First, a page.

We discuss the details of this fast paced tale and spoil the entire film right to the final scene so, if you want to see this without knowing how it ends, you might want to listen to us after a viewing. Luckily this one isn't difficult to find online although, as a warning, Margheriti continues his streak of onscreen reptile deaths with this film. Of course, he dips his lead actor in a pit of pig feces as well so maybe things equal out in the end. Our conversation takes many barely related side roads (Eddie Dezeen?) but we do eventually wind our way back to the main topic each time. And, for the curious, the damned invisible chimp rears his unwanted head again. Why do I record shows with Hudson? 

Questions and comments can be sent to or left on the show's Facebook page. We'd love to hear from your thoughts about the films of Antonio Margheriti or any of the odd things we babble about in this one. Thank you for playing along with our lengthy trip through these films and we hope you enjoy this episode.

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Monday, March 25, 2019

Terra Cover Gallery

I'm fascinated by the covers for this German anthology science fiction magazine. 

Friday, March 22, 2019


Wednesday, March 20, 2019

A BELL FROM HELL (1973) - Missing Scenes

After Troy and I recorded our podcast covering this excellent film I was informed by Robert Monell that the DVD we were using as a reference was actually incomplete. He told me that it was missing a few scenes for some reason and I was flabbergasted! A frantic search had me rechecking my sources looking for details with no luck. But then FaceBook friend Eric Cotenas messaged me with a YouTube link to a copy of the (rather dark looking) Unicorn VHS version of the film with the missing footage. It seems that at around 47 minute 25 second mark is where it can be found so you can use this video to either watch the entire film or jump to that spot to see the three short scenes that were trimmed. They take place at the party John throws for his aunt and cousins. After John and Esther dance around the room these scenes have more dialog between the family members that spell out the 'romantic' entanglements that contributed to John's stay in an asylum. This information is missing from the Pathfinder DVD we used which cuts bluntly from the dancing to the dinner table deleting this rather dark discussion as well as the aunt assuring one of the girls that 'After the verdict we'll sell the house'.  This is a shame as this shows how worried the editor of the print used for the DVD might have been about the film's main character being presented as an attempted rapist. This is odd considering that the DVD cut has more gore and nudity than the version with the missing two minutes of intriguing information delivered with dialog. Here's a link to a spot with details of the missing scenes or you can watch them below -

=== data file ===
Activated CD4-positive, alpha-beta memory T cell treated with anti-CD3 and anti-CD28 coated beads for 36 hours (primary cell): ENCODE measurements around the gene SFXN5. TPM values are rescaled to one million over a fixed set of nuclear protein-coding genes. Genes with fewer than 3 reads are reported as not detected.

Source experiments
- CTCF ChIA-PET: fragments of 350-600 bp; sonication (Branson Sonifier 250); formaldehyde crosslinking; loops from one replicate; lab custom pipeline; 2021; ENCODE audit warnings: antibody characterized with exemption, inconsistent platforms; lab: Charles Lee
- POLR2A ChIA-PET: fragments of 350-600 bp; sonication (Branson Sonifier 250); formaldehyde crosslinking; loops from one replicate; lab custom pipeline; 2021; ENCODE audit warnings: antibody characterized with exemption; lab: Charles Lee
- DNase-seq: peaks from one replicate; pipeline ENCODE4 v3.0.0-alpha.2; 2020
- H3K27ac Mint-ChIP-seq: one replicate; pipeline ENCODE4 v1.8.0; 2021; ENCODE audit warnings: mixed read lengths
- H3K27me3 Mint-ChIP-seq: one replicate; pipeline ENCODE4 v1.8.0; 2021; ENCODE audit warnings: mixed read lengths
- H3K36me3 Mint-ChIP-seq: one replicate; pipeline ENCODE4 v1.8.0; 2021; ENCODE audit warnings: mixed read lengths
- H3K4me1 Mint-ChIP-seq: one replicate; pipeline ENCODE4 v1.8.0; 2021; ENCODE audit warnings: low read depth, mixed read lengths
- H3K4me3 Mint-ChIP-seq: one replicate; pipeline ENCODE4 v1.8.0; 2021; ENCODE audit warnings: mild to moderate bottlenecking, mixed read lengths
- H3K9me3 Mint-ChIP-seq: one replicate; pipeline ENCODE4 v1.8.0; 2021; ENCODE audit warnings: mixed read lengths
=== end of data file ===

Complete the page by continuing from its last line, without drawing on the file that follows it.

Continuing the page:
Also, Mr Cotenas had this note - "I think The Bells is the export title as the font matches the rest of the title sequence and the shot is uninterrupted whereas the Bell from Hell title may be a somewhat more accurate translation but appears in a plain font over a cutaway shot. Perhaps the preparers of the English version were thinking of Poe."  This dovetails well with Troy's idea that someone might have been trying to sell this film as another Poe adaptation!

So, as Mr. Monell stated, there is no truly satisfactory digital version of this film. I once again call for a definitive release on Blu-Ray as soon as possible! It's just not acceptable that you have to watch multiple version of a movie to see the complete film.

Thanks to Robert Monell and Erc Cotenas for their help.

Monday, March 18, 2019

Poster and Video Art for A BELL FROM HELL (1973)

Friday, March 15, 2019

Beyond Naschy #27 - A BELL FROM HELL (1973)